Blessed be the God and Father of our Lord Jesus Christ, who has blessed us with every spiritual blessing in the heavenly places in Christ, just as he chose us in him before the foundation of the world, that we would be blameless and holy before him. He predestined us to adoption as sons through Jesus Christ to himself according to the kind intention of his will, to the praise of the glory of his grace, which he freely bestowed on us in the Beloved. (Eph. 1:3-6)
To go further all that we see God doing in the Scripture is one straight line, not different plans. God doesn’t plan one thing and when that doesn’t work do something else. As Paul tells his reader’s the law is a school master that brings us to Christ. The rites of the temple pointed to Christ. The promises, God’s plans, were for both the Old Testament people who looked toward Christ and the New Testament people who were given Christ. Achtemeier, in his arguments, is not presenting reformation theology—but there are several other problems.
Two other ways Achtemeier deals with Scripture. He suggests that the Genesis account that Jesus uses when speaking about divorce (Genesis 2-Matt. 19-3-6) does not constitute “Jesus’ own endorsement of heterosexual marriage as God’s exclusively authorized pattern for human life.” His proof is that Jesus did not marry. But once again the emphasis isn’t on a commandment to marry but rather a commandment to stay married because God has made them one flesh. It is totally illogical to insist that because people are allowed to be single, others should be allowed to marry same gender people.
The other problem is far greater since it rests on an assumption that not all Scripture is inspired. Achtemeier suggests that the prophet Malachi is correcting Ezra and Nehemiah. Both Ezra and Nehemiah raged against some of the returning exiles because they had married foreign women, after they returned to Judah, thus endangering the Jewish people to once again worship false gods. Marriage was after all a covenant between the two people and their deity. The men divorced their foreign wives. Achtemeier states that Malachi who lived reasonably close to their era was speaking to the divorces when he states:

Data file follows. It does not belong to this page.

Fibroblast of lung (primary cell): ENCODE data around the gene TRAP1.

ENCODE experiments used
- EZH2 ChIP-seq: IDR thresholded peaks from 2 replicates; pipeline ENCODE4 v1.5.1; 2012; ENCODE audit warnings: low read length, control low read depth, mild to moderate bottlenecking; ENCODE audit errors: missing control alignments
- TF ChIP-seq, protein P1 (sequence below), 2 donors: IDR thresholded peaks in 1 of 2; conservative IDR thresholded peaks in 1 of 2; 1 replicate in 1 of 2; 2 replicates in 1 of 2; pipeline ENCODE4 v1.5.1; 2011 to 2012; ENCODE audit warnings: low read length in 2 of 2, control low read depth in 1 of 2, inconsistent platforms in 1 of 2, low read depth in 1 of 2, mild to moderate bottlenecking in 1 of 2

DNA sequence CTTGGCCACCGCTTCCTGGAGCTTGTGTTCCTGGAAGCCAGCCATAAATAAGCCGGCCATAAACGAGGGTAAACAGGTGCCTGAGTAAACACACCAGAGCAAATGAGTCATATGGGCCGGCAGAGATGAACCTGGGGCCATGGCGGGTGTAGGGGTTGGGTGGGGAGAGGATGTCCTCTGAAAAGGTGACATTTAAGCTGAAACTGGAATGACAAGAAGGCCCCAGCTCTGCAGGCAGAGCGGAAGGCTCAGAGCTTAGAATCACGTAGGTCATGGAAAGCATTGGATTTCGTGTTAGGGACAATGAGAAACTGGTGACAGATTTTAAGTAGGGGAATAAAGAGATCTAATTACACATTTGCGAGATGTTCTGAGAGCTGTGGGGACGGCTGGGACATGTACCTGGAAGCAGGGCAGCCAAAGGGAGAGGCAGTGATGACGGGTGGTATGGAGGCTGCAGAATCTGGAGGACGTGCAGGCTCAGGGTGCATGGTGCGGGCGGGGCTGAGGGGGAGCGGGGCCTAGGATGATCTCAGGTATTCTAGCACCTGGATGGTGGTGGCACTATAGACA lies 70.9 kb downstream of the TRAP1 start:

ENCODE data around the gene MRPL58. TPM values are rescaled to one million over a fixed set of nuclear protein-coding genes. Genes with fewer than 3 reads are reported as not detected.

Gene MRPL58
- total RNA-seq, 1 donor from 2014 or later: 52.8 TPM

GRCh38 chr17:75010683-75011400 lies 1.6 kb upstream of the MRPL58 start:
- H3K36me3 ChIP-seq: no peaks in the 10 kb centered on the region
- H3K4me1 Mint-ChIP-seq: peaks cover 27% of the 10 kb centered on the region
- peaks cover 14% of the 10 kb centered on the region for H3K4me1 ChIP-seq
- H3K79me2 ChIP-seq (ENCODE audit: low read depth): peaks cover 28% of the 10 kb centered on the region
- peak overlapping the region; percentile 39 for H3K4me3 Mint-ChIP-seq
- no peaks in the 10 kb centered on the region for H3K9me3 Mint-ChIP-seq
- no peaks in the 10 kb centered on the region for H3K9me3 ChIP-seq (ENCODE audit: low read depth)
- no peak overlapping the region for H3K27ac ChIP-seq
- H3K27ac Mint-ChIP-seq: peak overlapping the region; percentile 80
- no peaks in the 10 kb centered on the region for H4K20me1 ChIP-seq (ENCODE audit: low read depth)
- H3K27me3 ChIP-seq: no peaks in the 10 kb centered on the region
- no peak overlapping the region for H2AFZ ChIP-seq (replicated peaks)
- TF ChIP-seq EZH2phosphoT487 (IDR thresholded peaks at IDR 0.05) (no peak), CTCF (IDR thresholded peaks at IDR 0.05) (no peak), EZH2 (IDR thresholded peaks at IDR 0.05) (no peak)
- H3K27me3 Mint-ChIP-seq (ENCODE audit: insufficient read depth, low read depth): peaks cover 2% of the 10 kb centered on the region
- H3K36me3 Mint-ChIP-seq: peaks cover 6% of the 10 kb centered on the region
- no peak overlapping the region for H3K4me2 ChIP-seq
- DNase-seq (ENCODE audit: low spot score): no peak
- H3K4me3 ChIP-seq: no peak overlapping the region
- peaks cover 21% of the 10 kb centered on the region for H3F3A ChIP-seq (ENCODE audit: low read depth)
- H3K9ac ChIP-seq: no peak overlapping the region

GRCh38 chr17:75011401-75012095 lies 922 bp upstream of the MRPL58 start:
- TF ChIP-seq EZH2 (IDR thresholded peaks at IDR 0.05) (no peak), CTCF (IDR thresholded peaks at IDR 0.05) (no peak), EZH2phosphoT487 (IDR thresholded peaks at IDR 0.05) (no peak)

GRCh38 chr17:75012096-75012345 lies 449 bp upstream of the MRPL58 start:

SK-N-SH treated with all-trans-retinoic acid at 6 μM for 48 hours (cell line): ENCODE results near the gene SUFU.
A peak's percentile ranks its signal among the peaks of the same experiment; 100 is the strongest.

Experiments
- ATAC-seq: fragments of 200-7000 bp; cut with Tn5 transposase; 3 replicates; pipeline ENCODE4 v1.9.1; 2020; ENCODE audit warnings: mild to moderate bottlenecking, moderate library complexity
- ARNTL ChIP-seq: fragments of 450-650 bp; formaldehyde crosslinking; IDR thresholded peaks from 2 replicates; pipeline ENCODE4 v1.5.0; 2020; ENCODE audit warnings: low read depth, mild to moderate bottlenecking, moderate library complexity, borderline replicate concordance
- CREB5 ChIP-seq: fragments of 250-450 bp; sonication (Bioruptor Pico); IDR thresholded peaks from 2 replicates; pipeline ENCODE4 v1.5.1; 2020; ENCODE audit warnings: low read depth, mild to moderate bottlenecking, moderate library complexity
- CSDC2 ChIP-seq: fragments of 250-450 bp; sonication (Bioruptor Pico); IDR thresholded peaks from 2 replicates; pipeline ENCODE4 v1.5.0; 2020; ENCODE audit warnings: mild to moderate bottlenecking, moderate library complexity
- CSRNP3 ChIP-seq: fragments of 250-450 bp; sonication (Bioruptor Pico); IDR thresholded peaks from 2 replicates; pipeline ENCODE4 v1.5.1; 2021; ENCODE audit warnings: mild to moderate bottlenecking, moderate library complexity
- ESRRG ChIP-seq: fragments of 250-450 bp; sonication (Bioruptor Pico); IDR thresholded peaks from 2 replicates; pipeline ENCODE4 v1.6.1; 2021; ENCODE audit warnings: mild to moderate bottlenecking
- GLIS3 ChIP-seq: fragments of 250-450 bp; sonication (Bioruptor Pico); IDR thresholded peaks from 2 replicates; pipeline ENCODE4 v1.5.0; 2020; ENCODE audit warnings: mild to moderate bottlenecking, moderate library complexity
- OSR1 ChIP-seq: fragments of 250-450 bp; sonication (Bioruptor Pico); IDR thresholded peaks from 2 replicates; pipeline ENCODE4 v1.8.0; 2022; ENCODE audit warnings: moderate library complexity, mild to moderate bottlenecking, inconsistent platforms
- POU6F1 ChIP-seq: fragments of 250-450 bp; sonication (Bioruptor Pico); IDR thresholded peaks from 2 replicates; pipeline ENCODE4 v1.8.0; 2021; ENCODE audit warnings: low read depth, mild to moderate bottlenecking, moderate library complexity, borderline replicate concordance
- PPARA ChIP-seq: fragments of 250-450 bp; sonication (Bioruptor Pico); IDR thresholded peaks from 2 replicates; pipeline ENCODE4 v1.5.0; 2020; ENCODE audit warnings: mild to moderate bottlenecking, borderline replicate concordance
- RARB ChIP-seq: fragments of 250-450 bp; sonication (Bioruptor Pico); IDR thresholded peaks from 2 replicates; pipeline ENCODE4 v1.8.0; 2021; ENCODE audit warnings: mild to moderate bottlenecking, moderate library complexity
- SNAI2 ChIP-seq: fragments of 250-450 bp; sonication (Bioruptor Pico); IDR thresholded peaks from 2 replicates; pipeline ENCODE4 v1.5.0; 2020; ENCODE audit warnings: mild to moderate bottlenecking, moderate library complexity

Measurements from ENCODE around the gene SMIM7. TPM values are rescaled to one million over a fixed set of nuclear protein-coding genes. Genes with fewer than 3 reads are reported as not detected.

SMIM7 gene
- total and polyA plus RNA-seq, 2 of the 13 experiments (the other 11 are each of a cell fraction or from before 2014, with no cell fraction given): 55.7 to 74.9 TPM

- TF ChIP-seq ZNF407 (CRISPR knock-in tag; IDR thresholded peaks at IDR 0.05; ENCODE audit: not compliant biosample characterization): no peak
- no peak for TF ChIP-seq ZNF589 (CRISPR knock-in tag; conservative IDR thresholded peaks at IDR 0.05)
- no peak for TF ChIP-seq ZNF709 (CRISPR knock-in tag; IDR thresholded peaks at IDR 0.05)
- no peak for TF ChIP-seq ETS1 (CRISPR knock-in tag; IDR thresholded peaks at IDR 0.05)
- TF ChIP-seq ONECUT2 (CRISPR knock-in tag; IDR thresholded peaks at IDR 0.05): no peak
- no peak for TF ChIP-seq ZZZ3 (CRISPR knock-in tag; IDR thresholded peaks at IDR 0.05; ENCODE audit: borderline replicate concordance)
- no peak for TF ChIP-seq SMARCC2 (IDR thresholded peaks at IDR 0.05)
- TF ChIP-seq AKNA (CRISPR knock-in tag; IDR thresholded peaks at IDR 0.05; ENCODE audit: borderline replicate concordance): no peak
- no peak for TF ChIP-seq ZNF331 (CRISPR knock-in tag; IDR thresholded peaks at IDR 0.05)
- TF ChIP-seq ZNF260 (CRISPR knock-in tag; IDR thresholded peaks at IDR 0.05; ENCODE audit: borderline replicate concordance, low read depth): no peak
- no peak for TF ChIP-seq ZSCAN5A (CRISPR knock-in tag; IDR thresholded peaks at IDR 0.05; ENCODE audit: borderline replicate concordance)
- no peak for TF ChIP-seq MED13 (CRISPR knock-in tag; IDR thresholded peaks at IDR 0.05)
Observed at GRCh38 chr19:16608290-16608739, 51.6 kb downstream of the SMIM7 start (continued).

Enter Malachi the prophet. Following on this great purification, Malachi brings a word from the Lord that first of all reiterates the command to marry within the tribe of Israel. But then in Malachi chapter 2 the prophet delivers a blistering condemnation of the decision to divorce the foreign wives and children.
[T]he Lord was a witness between you and the wife of your youth, to whom you have been faithless, though she is your companion and your wife by covenant…
In the face of irregular marriages contracted in direct opposition to the divine command, God elects to bring blessing anyway. God rejects in the strongest terms the peoples’ pious attempts to force their marriages back into a normative Plan-A pattern.
So once again Achtemeier sees Plan A being routed by Plan B.
But there is a better interpretation which makes better sense of the text. Elizabeth Achtemeier in her Interpretation commentary of Nahum-Malachi admits that the text is difficult but writes:
The charge is twofold: First, some in the community have broken the Sinai covenant with the Lord by turning to the idolatrous worship of their wives’ heathen gods (v.v. 10-12); second, some have broken their marriage covenant by divorcing their wives of many years (vv. 13-16).
Using the key word of “faithless” to pull this section together Elizabeth Achtemeier then writes: “It can therefore be assumed that the wives (vv. 13-16) have been divorced in order that the husbands may marry non-Israelite women (vv. 10-12).” This has nothing to do with Plan –B over Plan-A, but instead focuses on the covenant of marriage as it pertains to a man and woman and God. In fact, this text neatly nests in Genesis 2.
The gospel—the good news of Jesus’ life, death and resurrection is not hateful. Neither is that part of the gospel that declares “Go and sin no more.” Jesus picks up our fallen pieces and over a lifetime puts us back together. If the shed blood of Jesus must be drug through the dirt of other people’s speech we will be there with him, he with us—but it is necessary to keep proclaiming that Jesus died to save sinners (we are included) and call them to repentance.
] Bernard Hamilton, Religion in the Medieval West, (London: Arnold 1986) 137-138.
 Elizabeth Achtemeier, Nahum-Malachi, Interpretation: A Bible Commentary for Teaching and Preaching, James L. Mays, Series Editor(Louisville: John Knox Press 1986) 181.